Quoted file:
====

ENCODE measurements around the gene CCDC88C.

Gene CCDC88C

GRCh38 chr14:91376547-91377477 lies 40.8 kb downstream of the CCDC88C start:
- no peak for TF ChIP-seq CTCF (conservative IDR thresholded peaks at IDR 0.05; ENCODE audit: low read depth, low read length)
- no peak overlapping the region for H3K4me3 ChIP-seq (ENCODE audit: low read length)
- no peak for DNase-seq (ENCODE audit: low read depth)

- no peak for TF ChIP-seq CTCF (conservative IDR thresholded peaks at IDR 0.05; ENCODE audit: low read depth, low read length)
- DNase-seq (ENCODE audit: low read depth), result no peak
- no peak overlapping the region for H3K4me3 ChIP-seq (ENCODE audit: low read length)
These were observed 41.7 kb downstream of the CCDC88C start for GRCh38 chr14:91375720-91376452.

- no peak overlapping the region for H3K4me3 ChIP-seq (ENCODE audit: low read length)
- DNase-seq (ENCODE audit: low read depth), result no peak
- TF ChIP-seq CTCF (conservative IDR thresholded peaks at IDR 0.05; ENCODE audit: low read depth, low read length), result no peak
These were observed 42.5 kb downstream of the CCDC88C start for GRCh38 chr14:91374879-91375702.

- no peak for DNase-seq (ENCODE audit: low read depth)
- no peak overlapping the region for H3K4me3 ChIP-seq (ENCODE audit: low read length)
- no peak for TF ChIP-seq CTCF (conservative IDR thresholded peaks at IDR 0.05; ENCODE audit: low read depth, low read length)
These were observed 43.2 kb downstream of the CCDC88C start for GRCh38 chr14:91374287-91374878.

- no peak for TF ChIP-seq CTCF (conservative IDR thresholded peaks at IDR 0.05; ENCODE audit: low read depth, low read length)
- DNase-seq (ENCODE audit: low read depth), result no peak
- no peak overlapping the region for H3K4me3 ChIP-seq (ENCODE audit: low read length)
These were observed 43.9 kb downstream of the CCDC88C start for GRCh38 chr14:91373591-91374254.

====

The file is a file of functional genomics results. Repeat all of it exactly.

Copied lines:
ENCODE measurements around the gene CCDC88C.

Gene CCDC88C

GRCh38 chr14:91376547-91377477 lies 40.8 kb downstream of the CCDC88C start:
- no peak for TF ChIP-seq CTCF (conservative IDR thresholded peaks at IDR 0.05; ENCODE audit: low read depth, low read length)
- no peak overlapping the region for H3K4me3 ChIP-seq (ENCODE audit: low read length)
- no peak for DNase-seq (ENCODE audit: low read depth)

- no peak for TF ChIP-seq CTCF (conservative IDR thresholded peaks at IDR 0.05; ENCODE audit: low read depth, low read length)
- DNase-seq (ENCODE audit: low read depth), result no peak
- no peak overlapping the region for H3K4me3 ChIP-seq (ENCODE audit: low read length)
These were observed 41.7 kb downstream of the CCDC88C start for GRCh38 chr14:91375720-91376452.

- no peak overlapping the region for H3K4me3 ChIP-seq (ENCODE audit: low read length)
- DNase-seq (ENCODE audit: low read depth), result no peak
- TF ChIP-seq CTCF (conservative IDR thresholded peaks at IDR 0.05; ENCODE audit: low read depth, low read length), result no peak
These were observed 42.5 kb downstream of the CCDC88C start for GRCh38 chr14:91374879-91375702.

- no peak for DNase-seq (ENCODE audit: low read depth)
- no peak overlapping the region for H3K4me3 ChIP-seq (ENCODE audit: low read length)
- no peak for TF ChIP-seq CTCF (conservative IDR thresholded peaks at IDR 0.05; ENCODE audit: low read depth, low read length)
These were observed 43.2 kb downstream of the CCDC88C start for GRCh38 chr14:91374287-91374878.

- no peak for TF ChIP-seq CTCF (conservative IDR thresholded peaks at IDR 0.05; ENCODE audit: low read depth, low read length)
- DNase-seq (ENCODE audit: low read depth), result no peak
- no peak overlapping the region for H3K4me3 ChIP-seq (ENCODE audit: low read length)
These were observed 43.9 kb downstream of the CCDC88C start for GRCh38 chr14:91373591-91374254.